“No one ever really buys into that, and I keep explaining it to people,” Shaggy — who’s partnering with Smirnoff ICE — tells PEOPLE of his signature 2000 hit

<p>David Clark Photography / Newspix via Getty Images</p>  Shaggy

David Clark Photography / Newspix via Getty Images


All summer long, Shaggy’s keeping the party going.

Ahead of his upcoming Hot Summer Nights Tour, the Jamaican-born rapper and singer is currently partnering with Smirnoff ICE for the iconic beverage’s Relaunch Tour, which kicked off in May with a concert featuring Shaggy, T-Pain, DaniLeigh and more.

“It was just one of those lineups that was legendary — kind of old-meets-new type vibe. Smirnoff Ice has always been a part of my partying era,” the “Angel” performer, 54, tells PEOPLE of collaborating with the brand , which continues its Relaunch Tour throughout the summer. “Seeing this wonderful new relaunch that they’re doing and the way they’re doing it with the cool factor, it was hard not to be a part of it.”

Over 30 years into his career, Shaggy recently sat down with PEOPLE to discuss his upcoming tour, the lasting impact of his many hit songs and how fans have long misunderstood the true meaning of “It Wasn’t Me.”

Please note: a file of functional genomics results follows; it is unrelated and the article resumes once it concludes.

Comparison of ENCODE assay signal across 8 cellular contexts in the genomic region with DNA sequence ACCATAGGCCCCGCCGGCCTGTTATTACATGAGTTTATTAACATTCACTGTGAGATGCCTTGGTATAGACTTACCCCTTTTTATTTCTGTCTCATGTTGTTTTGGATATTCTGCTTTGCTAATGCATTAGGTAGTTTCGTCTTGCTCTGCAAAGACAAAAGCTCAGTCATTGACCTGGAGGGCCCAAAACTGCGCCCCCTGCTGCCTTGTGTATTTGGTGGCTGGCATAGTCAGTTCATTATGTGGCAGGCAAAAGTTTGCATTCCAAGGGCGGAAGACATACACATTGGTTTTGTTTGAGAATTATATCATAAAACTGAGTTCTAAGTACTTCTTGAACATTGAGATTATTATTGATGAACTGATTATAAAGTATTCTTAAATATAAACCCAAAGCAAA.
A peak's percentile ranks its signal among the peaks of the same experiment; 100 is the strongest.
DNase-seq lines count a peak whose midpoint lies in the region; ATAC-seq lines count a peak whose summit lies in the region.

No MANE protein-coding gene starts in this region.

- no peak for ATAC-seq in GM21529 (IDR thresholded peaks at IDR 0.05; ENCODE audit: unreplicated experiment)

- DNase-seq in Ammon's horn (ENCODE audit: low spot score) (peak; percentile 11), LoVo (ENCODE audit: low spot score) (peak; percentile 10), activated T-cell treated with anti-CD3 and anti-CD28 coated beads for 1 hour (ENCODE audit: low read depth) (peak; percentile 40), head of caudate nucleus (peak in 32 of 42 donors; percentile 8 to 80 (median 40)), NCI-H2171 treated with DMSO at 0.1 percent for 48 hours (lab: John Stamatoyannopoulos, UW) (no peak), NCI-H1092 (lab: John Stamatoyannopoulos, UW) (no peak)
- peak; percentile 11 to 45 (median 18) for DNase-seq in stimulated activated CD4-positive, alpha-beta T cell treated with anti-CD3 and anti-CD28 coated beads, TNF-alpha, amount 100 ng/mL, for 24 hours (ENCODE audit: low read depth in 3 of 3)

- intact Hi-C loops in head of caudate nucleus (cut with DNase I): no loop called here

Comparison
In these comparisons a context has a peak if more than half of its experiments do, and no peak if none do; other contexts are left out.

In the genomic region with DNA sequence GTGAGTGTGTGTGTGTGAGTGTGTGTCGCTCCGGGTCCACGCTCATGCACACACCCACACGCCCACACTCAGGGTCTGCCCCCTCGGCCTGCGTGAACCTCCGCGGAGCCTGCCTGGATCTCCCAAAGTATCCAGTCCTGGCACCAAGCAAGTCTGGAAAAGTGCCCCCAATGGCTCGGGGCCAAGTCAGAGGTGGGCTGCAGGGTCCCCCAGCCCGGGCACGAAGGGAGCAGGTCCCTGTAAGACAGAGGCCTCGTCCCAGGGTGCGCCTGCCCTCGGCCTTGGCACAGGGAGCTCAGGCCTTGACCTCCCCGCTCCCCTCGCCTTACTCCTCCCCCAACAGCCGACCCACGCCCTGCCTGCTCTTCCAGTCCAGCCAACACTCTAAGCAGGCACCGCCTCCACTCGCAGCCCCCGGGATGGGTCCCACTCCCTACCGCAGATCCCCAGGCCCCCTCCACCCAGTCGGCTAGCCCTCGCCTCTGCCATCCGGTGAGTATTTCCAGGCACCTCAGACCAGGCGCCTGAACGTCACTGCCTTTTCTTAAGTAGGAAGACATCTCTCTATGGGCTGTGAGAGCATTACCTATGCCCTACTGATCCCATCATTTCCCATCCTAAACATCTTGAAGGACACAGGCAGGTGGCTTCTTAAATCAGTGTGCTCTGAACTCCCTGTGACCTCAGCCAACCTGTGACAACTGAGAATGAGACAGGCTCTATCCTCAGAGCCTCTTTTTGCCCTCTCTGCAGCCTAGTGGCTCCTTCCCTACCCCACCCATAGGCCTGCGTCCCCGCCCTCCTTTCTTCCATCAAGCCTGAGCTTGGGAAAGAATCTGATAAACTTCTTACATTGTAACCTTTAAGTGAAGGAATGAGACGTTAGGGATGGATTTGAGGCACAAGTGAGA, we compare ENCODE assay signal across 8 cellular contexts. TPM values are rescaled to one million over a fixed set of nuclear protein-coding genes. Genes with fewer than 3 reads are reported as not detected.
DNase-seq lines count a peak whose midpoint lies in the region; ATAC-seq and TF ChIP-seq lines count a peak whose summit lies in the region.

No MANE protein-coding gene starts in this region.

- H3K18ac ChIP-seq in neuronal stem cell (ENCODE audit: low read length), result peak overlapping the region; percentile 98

Related: TLC and Shaggy Are Teaming Up for the Ultimate Y2K Summer Tour with En Vogue and Sean Kingston

<p>Courtesy of Smirnoff ICE</p>  Shaggy

Courtesy of Smirnoff ICE


You’re gearing up to go on the Hot Summer Nights Tour with TLC, En Vogue and Sean Kingston. What are you looking forward to about those concerts and performing alongside those artists?

Well, these are all people I personally have worked with before and know. Sean and me — that’s my island boy. I’ve known him for years. It is really great to be on the bill with these wonderful ladies. I did Europe with En Vogue, I think on two occasions. The last time I saw them was on The Masked Singers, but I didn’t know it was them because they were masked up. And then afterward I realized and had actually spoken to them backstage.

As far as TLC is concerned, I’ve done like eight shows last year in America with them, and there was a massive turnout. I think Live Nation liked the idea of ​​us and them together. Then, I ended up doing Australia with them too. We did stadiums there with me, them and Akon. It’s an easy, seamless type of production with myself and TLC, and by adding En Vogue and Sean Kingston to the mix, I just think it’s just going to be a fan favorite. It’s going to be something that the fans are really, really going to enjoy. We’re just going to go out there and put on a great show, man, and have a wonderful tour.

I can’t imagine hearing all of those hit catalogs back to back to back. It’s going to be a really stacked show.